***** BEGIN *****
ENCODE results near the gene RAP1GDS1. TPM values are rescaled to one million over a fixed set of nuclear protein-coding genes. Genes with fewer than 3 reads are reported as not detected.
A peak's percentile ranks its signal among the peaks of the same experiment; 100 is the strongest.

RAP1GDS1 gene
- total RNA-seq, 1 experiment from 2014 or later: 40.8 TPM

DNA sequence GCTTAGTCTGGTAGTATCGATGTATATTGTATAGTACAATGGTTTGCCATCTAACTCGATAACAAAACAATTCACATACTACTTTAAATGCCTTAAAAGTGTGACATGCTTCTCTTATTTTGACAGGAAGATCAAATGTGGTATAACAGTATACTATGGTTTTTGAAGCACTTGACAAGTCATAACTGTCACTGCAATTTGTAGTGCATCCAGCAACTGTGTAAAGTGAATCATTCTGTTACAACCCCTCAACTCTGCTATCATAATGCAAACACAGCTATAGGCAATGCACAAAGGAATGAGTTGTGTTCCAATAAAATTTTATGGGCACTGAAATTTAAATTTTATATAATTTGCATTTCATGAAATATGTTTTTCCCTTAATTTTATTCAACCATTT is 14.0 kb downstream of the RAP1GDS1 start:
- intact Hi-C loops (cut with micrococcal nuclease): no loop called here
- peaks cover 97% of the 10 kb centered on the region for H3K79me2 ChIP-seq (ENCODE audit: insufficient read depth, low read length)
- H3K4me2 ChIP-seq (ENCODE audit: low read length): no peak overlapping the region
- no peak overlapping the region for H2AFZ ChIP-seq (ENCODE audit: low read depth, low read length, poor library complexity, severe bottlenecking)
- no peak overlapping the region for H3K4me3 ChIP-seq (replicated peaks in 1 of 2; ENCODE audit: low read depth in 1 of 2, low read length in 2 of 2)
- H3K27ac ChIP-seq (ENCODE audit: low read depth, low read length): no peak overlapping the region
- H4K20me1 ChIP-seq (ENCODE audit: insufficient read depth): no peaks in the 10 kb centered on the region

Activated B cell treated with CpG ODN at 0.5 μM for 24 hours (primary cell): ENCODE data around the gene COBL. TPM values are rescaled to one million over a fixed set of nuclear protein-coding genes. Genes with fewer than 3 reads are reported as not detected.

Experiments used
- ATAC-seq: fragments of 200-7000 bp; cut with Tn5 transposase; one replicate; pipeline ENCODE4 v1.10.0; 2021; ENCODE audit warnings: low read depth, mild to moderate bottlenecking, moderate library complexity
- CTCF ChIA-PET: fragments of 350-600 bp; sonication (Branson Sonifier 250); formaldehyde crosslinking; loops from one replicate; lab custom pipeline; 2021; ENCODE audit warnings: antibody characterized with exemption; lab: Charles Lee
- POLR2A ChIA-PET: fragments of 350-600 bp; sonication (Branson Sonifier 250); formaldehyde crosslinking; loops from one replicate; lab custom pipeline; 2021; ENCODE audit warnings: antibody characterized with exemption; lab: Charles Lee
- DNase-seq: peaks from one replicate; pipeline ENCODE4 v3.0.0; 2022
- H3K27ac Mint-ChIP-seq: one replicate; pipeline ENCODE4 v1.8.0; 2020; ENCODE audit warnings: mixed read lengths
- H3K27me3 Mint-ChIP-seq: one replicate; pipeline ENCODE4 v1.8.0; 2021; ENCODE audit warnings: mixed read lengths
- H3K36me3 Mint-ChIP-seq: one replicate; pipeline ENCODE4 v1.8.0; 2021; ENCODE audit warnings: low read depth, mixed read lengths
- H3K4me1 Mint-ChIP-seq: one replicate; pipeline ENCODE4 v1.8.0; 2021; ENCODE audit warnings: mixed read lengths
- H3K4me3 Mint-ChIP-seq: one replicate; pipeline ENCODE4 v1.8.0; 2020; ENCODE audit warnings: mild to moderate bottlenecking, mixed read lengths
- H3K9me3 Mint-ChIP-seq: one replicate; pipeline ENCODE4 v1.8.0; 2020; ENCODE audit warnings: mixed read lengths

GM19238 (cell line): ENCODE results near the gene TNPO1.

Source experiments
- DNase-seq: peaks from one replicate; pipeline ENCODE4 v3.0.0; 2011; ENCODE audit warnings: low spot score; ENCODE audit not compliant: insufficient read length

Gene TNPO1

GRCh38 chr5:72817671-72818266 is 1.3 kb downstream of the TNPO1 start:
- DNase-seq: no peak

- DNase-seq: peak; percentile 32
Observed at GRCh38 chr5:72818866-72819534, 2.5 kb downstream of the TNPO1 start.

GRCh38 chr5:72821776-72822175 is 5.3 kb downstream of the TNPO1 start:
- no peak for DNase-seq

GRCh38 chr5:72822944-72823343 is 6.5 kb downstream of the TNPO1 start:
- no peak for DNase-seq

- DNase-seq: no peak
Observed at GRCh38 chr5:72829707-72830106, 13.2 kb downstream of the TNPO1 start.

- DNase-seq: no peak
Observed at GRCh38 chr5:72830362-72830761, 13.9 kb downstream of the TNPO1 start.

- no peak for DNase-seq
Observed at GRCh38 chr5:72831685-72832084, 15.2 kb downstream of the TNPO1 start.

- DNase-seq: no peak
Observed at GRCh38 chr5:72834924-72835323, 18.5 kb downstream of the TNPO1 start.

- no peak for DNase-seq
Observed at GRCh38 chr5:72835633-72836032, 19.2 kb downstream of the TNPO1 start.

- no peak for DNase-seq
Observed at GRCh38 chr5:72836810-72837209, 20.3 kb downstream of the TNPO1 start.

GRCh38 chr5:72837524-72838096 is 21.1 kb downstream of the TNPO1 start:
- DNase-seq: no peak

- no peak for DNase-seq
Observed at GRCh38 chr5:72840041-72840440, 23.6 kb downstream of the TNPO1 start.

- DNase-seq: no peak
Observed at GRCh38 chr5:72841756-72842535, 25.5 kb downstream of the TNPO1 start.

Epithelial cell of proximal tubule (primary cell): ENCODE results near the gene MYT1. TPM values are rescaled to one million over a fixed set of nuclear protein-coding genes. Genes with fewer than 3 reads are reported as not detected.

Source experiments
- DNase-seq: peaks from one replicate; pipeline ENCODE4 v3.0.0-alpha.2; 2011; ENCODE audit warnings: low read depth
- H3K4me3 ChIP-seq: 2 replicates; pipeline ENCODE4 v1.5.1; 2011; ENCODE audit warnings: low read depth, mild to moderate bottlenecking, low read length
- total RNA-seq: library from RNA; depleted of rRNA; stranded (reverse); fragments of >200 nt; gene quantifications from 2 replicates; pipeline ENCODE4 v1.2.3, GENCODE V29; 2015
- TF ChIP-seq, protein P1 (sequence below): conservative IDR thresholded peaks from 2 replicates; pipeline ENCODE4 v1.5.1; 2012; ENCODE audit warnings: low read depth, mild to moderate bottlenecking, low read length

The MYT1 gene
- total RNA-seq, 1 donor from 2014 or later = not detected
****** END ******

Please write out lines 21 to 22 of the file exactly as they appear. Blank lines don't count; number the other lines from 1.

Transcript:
- H3K36me3 Mint-ChIP-seq: one replicate; pipeline ENCODE4 v1.8.0; 2021; ENCODE audit warnings: low read depth, mixed read lengths
- H3K4me1 Mint-ChIP-seq: one replicate; pipeline ENCODE4 v1.8.0; 2021; ENCODE audit warnings: mixed read lengths